The National Park Service and Hawai‘i Department of Transportation have signed an agreement to prepare the coastal stretch of Chain of Craters-Kalapana Road as an evacuation route through Hawai‘i Volcanoes National Park should Highway 130 be cut off by lava from the Kīlauea eruption.
Work began May 30 to remove a 0.7-mile-wide section of solidified lava from the now-defunct 2016-2017 61g lava flow that covered the emergency road. Rough grading and other reconstruction efforts to make the eight-mile length of road passable are expected to take two weeks or less. The route is for evacuation purposes only, and will not be an alternate route for travel to and from the Kalapana area.
Measures will be taken to prevent adverse impacts to the natural and cultural resources within Hawai‘i Volcanoes National Park. These include a thorough inspection of all vehicles and equipment for invasive species including little fire ants and coqui frogs.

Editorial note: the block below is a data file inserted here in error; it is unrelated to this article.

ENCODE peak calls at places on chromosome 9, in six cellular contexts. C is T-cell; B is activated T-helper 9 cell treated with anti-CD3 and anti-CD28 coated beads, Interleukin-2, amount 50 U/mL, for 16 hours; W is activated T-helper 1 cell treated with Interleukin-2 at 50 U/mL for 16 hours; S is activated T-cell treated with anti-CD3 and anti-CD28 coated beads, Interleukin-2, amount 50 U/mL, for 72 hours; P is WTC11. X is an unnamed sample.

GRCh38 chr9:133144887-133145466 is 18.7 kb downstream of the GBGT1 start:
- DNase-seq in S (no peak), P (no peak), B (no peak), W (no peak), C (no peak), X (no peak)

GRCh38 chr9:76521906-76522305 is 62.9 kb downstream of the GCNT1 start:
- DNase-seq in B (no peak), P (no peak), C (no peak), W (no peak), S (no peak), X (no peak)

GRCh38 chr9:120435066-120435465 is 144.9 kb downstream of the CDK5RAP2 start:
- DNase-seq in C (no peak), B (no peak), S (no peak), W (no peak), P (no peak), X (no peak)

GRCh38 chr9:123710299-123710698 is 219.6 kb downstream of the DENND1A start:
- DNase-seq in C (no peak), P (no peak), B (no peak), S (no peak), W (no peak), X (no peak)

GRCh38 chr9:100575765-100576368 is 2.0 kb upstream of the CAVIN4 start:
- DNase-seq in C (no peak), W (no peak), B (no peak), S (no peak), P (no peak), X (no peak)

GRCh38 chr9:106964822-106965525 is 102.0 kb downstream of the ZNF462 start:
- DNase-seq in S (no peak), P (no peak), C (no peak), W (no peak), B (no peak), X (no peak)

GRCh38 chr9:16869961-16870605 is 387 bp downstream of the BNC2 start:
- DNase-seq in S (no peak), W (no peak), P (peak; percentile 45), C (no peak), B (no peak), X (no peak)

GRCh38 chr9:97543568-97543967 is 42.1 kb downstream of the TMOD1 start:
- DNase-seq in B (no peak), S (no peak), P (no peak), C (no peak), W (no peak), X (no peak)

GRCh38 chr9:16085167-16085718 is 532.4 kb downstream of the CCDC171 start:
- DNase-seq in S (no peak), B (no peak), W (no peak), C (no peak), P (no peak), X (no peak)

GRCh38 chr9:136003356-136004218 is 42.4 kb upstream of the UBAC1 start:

Chain of Craters Road spans 19 miles from the summit area of Kīlauea Volcano to the Hōlei Sea Arch in Hawai‘i Volcanoes National Park. The eight-mile section (Chain of Craters-Kalapana Road) along the coast that once connected the park to Kalapana has been closed for years, but was recently reconstructed as an evacuation route in 2014. It was covered in lava in 2016 and 2017. Opened in 1965, the road has been blocked by lava for 41 of its 53-year-existence.
The public is reminded that this section of the park remains closed due to increased and hazardous volcanic and seismic activity.
Goodfellows Bros., Inc., the contractor that worked to clear the emergency route in the 2014 Pu‘u ‘Ō‘ō lava flow, is doing the rough grading work on Chain of Craters Road.